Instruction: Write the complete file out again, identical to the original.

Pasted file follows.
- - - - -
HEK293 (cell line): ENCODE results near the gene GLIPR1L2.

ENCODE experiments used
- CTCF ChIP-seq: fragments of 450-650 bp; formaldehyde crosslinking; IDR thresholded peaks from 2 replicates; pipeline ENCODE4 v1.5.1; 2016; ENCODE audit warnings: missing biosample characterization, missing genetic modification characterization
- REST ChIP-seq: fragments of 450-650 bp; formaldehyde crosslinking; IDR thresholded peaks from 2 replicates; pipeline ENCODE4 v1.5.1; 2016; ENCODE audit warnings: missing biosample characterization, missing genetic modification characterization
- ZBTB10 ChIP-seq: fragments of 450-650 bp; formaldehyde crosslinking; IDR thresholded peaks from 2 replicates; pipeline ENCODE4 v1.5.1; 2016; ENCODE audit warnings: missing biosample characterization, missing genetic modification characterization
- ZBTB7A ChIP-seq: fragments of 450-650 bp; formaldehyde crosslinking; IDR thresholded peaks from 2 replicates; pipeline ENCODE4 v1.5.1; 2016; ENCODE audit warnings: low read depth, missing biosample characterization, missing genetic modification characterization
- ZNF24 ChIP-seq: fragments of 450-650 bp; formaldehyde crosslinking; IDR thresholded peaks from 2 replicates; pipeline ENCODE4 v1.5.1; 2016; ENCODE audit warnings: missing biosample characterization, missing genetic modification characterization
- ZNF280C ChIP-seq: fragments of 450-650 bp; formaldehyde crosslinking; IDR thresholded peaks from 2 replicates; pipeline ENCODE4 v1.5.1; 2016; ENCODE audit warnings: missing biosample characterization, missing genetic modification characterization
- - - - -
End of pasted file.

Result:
HEK293 (cell line): ENCODE results near the gene GLIPR1L2.

ENCODE experiments used
- CTCF ChIP-seq: fragments of 450-650 bp; formaldehyde crosslinking; IDR thresholded peaks from 2 replicates; pipeline ENCODE4 v1.5.1; 2016; ENCODE audit warnings: missing biosample characterization, missing genetic modification characterization
- REST ChIP-seq: fragments of 450-650 bp; formaldehyde crosslinking; IDR thresholded peaks from 2 replicates; pipeline ENCODE4 v1.5.1; 2016; ENCODE audit warnings: missing biosample characterization, missing genetic modification characterization
- ZBTB10 ChIP-seq: fragments of 450-650 bp; formaldehyde crosslinking; IDR thresholded peaks from 2 replicates; pipeline ENCODE4 v1.5.1; 2016; ENCODE audit warnings: missing biosample characterization, missing genetic modification characterization
- ZBTB7A ChIP-seq: fragments of 450-650 bp; formaldehyde crosslinking; IDR thresholded peaks from 2 replicates; pipeline ENCODE4 v1.5.1; 2016; ENCODE audit warnings: low read depth, missing biosample characterization, missing genetic modification characterization
- ZNF24 ChIP-seq: fragments of 450-650 bp; formaldehyde crosslinking; IDR thresholded peaks from 2 replicates; pipeline ENCODE4 v1.5.1; 2016; ENCODE audit warnings: missing biosample characterization, missing genetic modification characterization
- ZNF280C ChIP-seq: fragments of 450-650 bp; formaldehyde crosslinking; IDR thresholded peaks from 2 replicates; pipeline ENCODE4 v1.5.1; 2016; ENCODE audit warnings: missing biosample characterization, missing genetic modification characterization